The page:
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Messages - Javert

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I'm sorry, let me try stating my point again, this time more clearly:

One of the responses was something like, "Members fo this plan would have to pay for an outside lawyer", or words to that effect. An "outside lawyer" who was part of the plan is by definition NOT an outside lawyer IMO; he's part of the plan. That makes him a "cooperating lawyer". An outside lawyer, conversely, is one who has nothing to do with the plan and the workers would have to pay for it. However, I think this was just a poorly written question overall... which is why you can get a 180 even if you get a few wrong. :).

2.  Which of the following statements was most supported by the passage?
    (I put "There are other benefits to the plan besides just using lawyers who are on the plan" -- because members could use an outside lawyer and pay the diff .between the plan’s subsidy and the lawyer’s fee)

Except those lawyers had to sign up. Doesn't that make them, by definition, part of the plan? I went with the "Outside Fee" one, on the implication that most 'outside lawyers' would charge more, otherwise they'd be part of the plan to begin with.... but you may be right.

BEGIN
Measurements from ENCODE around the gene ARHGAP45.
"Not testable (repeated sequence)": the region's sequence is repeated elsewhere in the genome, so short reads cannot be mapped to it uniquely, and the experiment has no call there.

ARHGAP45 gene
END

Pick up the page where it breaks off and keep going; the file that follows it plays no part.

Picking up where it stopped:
Thank you sir, for telling me what I definitely want to hear. ;). I hope so! Is that the consensus around these parts? :D

Studying for the LSAT / Re: Modernistic passage question
« on: October 06, 2004, 11:48:41 PM »
The whole premise of the author was that the modernists were failures because they refused to deal with facts. They "conveniently" overlooked aspects of designs which weren't modernist. As such, "conveniently" is the answer.


I searched for an answer, but couldn't find it.

Like many of you, I took the LSAT recently. I was quite relieved to find out that parking lot X was valid on Monday and Tuesday (which I inferred, but couldn't prove), and that the author was most likely 'unimpressed' with Modernists.

However, I wasn't able to find the answer to my third question: On the passage that dealt with the Nerve stuff (I'm a political science major. Physical science gives me hives. Sorry I'm not more specific), there was a, "This author most likely considers the discovery important because....."

The two answers I narrowed it down to were something along the lines of,

"Because it was the first Nerve Growth Factor discovered"
"Because it paved the way to more detailed understanding of the nervous system".

I went with the latter. Anybody want to go off their recollection? Better yet, does somebody have a detailed recollection of what that one was like


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